Syllabus

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ASTRONOMY 353
Astrophysics: From Black Holes to the First Stars

Unique No. 48005, Spring 2013

CLASS MEETS: TTh 12:30-2pm in RLM 15.216B

INSTRUCTOR: Prof. Volker Bromm
Office: RLM 16.214
Phone: 512-471-3432
Email: vbromm@astro.as.utexas.edu
Office Hours:

COURSE WEBSITE:
http://www.as.utexas.edu/astronomy/education/spring13/bromm/353.html

TEACHING ASSISTANT: Aaron Smith
Office: RLM 15.203
Phone: 512-232-3958
Email: asmith@astro.as.utexas.edu
Office Hours:
Recitation Sections: Tues., 6 PM, RLM 15.216B

COURSE OBJECTIVES: We will cover the exciting phenomena happening at the end of a star's life: supernova explosions and gamma-ray bursts, and the formation and properties of compact remnants (white dwarfs, neutron stars, and black holes). This will lead us to topics at the current frontier of astrophysics. You will learn to look at the physics behind these cutting-edge phenomena, and make things as simple as possible, but still capture the important effects.

TEXTS:

There is no required text that you have to buy. But there are some optional books that you may find useful. Those will be placed on reserve in the PMA (RLM 4th floor) library. To cover the course material, we will provide you with detailed lecture notes, available to you for downloading from the course website.

The optional texts are:

- A.C. Phillips: "The Physics of Stars" (2nd edition), Wiley

- Dan Maoz: "Astrophysics in a Nutshell", Princeton University Press

- Oyvind Gron/Arne Naess: "Einstein's Theory" (Springer)

GRADING: Your final grade will be based on a point system:

In-class Quizzes

10

2 In-class Exams

2x15

Homework

40

2 Group Projects

20

We won't have a Final Exam.

The following grading scheme will be used:

A

=

89

-

100

A-

=

85

-

88

B+

=

82

-

84

B

=

72

-

81

B-

=

72

-

81

C+

=

68

-

69

C

=

68

-

69

C-

=

60

-

61

D

=

50

-

59

Any score below 50 is failing (F).

HOMEWORK AND GROUP PROJECTS:
The smaller problem sets and the two more extended group projects will contain analytical and numerical parts. I assume that you know one high-level language (C, Fortran, IDL, Mathematica, ...), enabling you to solve problems numerically. Please ask if you feel you need to catch up on your computer literacy. We will be glad to suggest ways to quickly get up to speed if necessary.

QUIZZES: We will have frequent in-class, unannounced quizzes, where you will work with 1 or 2 of your colleagues to solve small problems (with a duration of about 10 mins each). The quizzes will not test your memory by asking you to remember some fact or another. Instead, the quizzes will often ask you to devise an "order-of-magnitude" (back-of-the-envelope) solution to a problem based on the material that we have introduced in class.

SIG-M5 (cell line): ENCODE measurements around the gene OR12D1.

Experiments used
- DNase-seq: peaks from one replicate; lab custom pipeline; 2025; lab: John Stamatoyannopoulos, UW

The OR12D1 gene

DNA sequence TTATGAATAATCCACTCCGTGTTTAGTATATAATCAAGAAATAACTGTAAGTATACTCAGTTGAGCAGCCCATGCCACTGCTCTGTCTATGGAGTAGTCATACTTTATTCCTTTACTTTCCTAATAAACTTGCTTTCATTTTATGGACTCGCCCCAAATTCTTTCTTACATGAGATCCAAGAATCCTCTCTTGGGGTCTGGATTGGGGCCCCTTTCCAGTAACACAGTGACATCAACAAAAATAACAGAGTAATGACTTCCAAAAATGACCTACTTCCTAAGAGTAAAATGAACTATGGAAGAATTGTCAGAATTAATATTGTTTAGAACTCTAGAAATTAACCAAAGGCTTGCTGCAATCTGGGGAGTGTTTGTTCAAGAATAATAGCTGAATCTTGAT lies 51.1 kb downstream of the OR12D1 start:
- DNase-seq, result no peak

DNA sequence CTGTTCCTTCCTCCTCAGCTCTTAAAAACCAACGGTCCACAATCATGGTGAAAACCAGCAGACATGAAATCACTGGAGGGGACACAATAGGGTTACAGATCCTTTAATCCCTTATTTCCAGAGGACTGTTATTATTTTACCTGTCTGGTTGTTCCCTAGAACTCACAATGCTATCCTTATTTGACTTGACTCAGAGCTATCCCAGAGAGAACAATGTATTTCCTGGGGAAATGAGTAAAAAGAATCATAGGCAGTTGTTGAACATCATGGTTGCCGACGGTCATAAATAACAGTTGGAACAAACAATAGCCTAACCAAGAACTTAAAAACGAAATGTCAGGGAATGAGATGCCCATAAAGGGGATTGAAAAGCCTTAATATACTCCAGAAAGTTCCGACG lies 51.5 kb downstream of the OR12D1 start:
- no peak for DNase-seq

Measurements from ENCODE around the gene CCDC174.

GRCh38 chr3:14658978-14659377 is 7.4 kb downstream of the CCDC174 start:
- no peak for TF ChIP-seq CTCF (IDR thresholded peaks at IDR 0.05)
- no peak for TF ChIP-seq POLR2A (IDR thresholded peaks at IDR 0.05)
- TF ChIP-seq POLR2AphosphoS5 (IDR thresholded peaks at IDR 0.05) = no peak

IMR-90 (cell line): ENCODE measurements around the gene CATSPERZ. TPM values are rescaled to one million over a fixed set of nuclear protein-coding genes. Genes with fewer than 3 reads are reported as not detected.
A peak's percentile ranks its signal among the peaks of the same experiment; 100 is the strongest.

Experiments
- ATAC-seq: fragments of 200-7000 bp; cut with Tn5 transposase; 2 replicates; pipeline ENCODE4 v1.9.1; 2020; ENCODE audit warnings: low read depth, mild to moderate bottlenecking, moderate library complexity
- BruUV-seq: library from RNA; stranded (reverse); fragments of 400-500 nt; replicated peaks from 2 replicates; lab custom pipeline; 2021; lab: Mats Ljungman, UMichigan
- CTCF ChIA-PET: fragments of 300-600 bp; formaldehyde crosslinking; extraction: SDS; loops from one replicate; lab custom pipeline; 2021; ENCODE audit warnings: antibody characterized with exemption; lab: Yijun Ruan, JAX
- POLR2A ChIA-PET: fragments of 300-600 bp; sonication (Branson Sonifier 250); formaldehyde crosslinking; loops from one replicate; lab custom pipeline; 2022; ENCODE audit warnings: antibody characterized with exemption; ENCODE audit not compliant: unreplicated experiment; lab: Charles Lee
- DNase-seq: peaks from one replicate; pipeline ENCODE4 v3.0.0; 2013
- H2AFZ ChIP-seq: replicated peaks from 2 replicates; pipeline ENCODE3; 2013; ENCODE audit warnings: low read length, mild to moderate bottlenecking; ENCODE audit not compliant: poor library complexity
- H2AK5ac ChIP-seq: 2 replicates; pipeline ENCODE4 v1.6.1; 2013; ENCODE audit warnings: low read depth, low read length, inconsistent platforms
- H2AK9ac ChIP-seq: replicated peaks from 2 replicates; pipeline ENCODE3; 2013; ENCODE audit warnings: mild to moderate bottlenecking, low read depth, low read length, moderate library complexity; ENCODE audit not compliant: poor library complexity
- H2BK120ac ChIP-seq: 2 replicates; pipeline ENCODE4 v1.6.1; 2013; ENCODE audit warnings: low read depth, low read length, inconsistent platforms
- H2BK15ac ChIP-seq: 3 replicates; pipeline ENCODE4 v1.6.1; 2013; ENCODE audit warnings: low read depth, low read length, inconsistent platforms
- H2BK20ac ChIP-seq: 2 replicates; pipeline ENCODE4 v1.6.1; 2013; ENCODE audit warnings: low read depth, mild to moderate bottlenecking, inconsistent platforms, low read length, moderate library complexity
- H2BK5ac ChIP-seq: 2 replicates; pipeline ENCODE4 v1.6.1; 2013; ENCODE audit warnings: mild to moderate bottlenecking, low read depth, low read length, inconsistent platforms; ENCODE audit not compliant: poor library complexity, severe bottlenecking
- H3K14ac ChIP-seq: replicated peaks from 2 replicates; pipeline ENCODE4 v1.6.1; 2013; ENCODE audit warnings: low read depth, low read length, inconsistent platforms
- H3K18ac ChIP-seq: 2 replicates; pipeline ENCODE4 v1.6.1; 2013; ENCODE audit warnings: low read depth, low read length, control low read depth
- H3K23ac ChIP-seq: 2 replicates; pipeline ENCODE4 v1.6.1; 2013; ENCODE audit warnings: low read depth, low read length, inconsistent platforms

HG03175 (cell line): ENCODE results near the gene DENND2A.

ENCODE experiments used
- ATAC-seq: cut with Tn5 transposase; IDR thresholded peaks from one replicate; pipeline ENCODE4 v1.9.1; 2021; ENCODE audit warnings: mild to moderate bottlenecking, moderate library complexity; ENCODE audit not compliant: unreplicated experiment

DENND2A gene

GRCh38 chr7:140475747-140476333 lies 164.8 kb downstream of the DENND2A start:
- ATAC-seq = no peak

Quantitative Reasoning (QR) FLAG:
This course carries the Quantitative Reasoning flag. Quantitative Reasoning courses are designed to equip you with skills that are necessary for understanding the types of quantitative arguments you will regularly encounter in your adult and professional life. You should therefore expect a substantial portion of your grade to come from your use of quantitative skills to analyze real-world problems.

COURSE AND UNIVERSITY POLICIES:

- CLASS ATTENDANCE:
It is important that you come to class. You will not be successful otherwise in following the course material. In addition, we will have unannounced quizzes. If you miss one, there will be no make-up quiz. But you are allowed to miss up to 2 quizzes without penalty; make sure to talk to me if you have to be absent from class more than 2 times, so that we can discuss your situation.

- EXAMS: There will be no final exam. Instead, we will have two in-class exams, covering 1/2 of the course material each.

There will be make-up exams ONLY for students with valid excuses.

- PLAGIARISM: Scholastic dishonesty, in particular any plagiarism, will be prosecuted in accordance with the university guidelines. In simplest terms, plagiarism occurs if you represent as your own work any material that was obtained from another source, regardless how or where you acquired it.
Please have a look at:
http://deanofstudents.utexas.edu/sjs/scholdis_plagiarism.php

There, you find a more detailed description of what constitutes plagiarism in its various forms. In particular, have a careful look at "paraphrasing".

- RELIGIOUS HOLIDAYS: University policy is to respect religious holidays. If you have to miss a lecture or exam because of a religious holiday, you will not be penalized. But you need to tell me ahead of time.

- NOTICE: Students with disabilities may request appropriate academic accommodations from the Division of Diversity and Community Engagement, Services for Students with Disabilities, 471-6259.

COURSE CONTENT:

- Introduction

- Basic Physics of Compact Objects

- Stellar Evolution: Brief Overview

- White Dwarfs

- General Relativity I: Spacetime and Geodesics

- General Relativity II: Field Equation

- Neutron Stars

- Black Holes

- Hawking Radiation

- Supernova Explosions

- The First Stars in the Universe

- Epilogue: The Cosmic Frontier

carina heritage

The Red Spider Planetary Nebula
[C. Milovic/NASA]

Professor

Volker Bromm

RLM 16.214 · (512) 471-3432 · email

Office Hours

TBA


TA

Aaron Smith


Review Sessions:
Tues., 6 PM, RLM 15.216B